Many of you enjoy live music. Live art, too can be just as exciting. Events that highlight both forms are scheduled this week, with a worship musical tonight at Parker Memorial Baptist Church in Anniston and interactive art demonstrations at Talladega’s Heritage Hall Museum this month from Monday through Friday. Both are free events.
Worship musical tonight
Music benefits us in incredible ways, according to an article in the June issue of Reader’s Digest. It decreases levels of stress and has been used for centuries as a healing tool.
Music can be even more meaningful in a church setting because the words and melodies are inspiring. Such is the case this evening at Parker Memorial Baptist Church at 6 p.m. when combined choirs from Parker Memorial Baptist and DeArmanville Baptist lift their voices to present “God Will Make a Way” by composer Don Moen.
The choirs, soloists and orchestra become instruments of praise as they sing songs of hope such as “Open Up the Heavens” and “I’ll Say Yes.” There will be both recognizable hymns and newer sacred music, according to Don Gober, minister of music at Parker. Soloists include senior pastor Mack Amis, Greg Stone, Renee Wheatley and Jay McElroy. Everyone is invited.
Live art at Heritage Hall
Art Bacon will paint for all who come to the Heritage Hall Fireside Gallery in Talladega, as he talks about his craft and answers questions. His live art provides an insider’s look into his variety of techniques and subjects of choice. He will be in the gallery Monday-Friday from 10 a.m.-4 p.m. throughout August.
Bacon’s favorite subjects are people whose experiences show in their faces, he said, as well as old barns, old cars and covered bridges.
“I hope that everyone will drop by and stay as long as they like,” Bacon said. “I particularly like answering questions about my work. In fact, I gain as much from my audience as they do from me.”
Come, if you are an art enthusiast or want to know how a painting is created. Or enroll in his classes from 4-7 p.m. on Tuesdays for eight weeks (the first class was Aug. 7) if you curious about what it takes to become an artist or need help in deciding which direction to go in studying visual art. Classes are $20 each.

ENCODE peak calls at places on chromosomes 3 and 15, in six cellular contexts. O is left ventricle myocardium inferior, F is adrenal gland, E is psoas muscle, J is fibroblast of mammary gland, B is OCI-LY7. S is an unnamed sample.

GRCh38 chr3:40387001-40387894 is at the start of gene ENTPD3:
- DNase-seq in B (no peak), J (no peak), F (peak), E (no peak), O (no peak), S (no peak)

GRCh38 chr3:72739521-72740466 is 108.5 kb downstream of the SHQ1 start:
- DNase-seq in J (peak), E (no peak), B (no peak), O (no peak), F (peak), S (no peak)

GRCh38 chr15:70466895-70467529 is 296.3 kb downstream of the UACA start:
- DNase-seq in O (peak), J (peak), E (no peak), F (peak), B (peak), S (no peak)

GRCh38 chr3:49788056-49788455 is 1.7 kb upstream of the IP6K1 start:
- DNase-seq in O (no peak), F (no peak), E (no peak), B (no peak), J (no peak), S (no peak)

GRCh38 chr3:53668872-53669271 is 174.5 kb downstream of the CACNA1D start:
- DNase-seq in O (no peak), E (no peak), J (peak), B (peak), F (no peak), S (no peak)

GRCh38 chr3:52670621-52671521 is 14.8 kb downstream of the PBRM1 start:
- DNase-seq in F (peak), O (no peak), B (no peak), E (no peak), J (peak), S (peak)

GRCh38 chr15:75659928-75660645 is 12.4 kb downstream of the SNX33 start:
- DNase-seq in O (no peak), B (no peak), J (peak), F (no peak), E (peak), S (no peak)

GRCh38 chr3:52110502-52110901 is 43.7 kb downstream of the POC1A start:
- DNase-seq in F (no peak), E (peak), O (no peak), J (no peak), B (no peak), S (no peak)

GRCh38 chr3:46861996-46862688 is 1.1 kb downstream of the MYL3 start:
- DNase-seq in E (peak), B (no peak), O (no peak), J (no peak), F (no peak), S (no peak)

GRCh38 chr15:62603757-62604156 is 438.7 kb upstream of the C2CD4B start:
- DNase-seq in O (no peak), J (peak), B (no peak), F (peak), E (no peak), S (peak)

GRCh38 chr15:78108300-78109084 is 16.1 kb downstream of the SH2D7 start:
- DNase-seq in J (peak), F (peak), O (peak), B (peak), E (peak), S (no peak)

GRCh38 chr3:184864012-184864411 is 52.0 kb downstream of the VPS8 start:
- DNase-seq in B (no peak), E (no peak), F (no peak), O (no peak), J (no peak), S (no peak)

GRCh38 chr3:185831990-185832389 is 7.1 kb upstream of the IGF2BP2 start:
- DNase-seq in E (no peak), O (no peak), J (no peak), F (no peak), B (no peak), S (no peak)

Time spent with this homegrown Alabama artist promises to be valuable, according to museum director Valerie White. “Dr. Bacon has been a teacher and an artist for a very long time,” she said. “An artist of his acclaim would normally charge more for his classes and would be less generous with his time and skill.”
Bacon has been a professional artist since the early 1970s, but was attracted to art in elementary school. He is a scientist, too, having started out as a biology student at Talladega College. Art, however, was his passion, and he constantly used his drawing and painting abilities is any way he could, creating posters, backdrops for college plays and later for Town & Gown Theatre in Birmingham.
One of his primary career achievements was his role in saving Talladega College’s accreditation, according to a 2007 article in Southern Living.
Bacon earned his master’s and doctoral degrees in zoology at Howard University. After a year of postdoctoral research at the University of Miami, he returned to Talladega College, where was named chairman of the division of natural sciences and mathematics.
After retiring from academia in 2008, Bacon has continued to paint, draw, work in his studio overlooking a lake in east Alabama, and spend time with students.
His work has been shown at galleries in Washington, D.C.; Berkeley, Calif.; New York City; Atlanta and West Palm Beach, Fla.
In May of 2017, Bacon was one of eight Alabamians honored by the Alabama State Council on the Arts in its “Celebration of the Arts” event. He was recognized for his collective contributions to the arts in our state.
When children see Bacon’s demonstrations, they seem captivated, especially when he selects a child from the audience and sketches him or her on canvas. “They love this,” Bacon said. “They ask, ‘How old are you?’ and ‘How much do you charge for your work?’”
Besides working with acrylics, watercolors, drawings and ink washes, Bacon also writes poetry.
For his role in the civil rights movement, a marker on the Anniston Civil Rights Trail at the Southern Railway station bears his story.
He has been busy, always, yet art has been central to everything he has done, Bacon said. “I really don’t know how I could function without it.”
If bringing a group to the live art demonstrations, please call White ahead of time at 256-761-1364. Heritage Hall is at 200 South Street E. in Talladega.
Hervey Folsom writes about the local arts scene every Sunday. Contact her at firstname.lastname@example.org.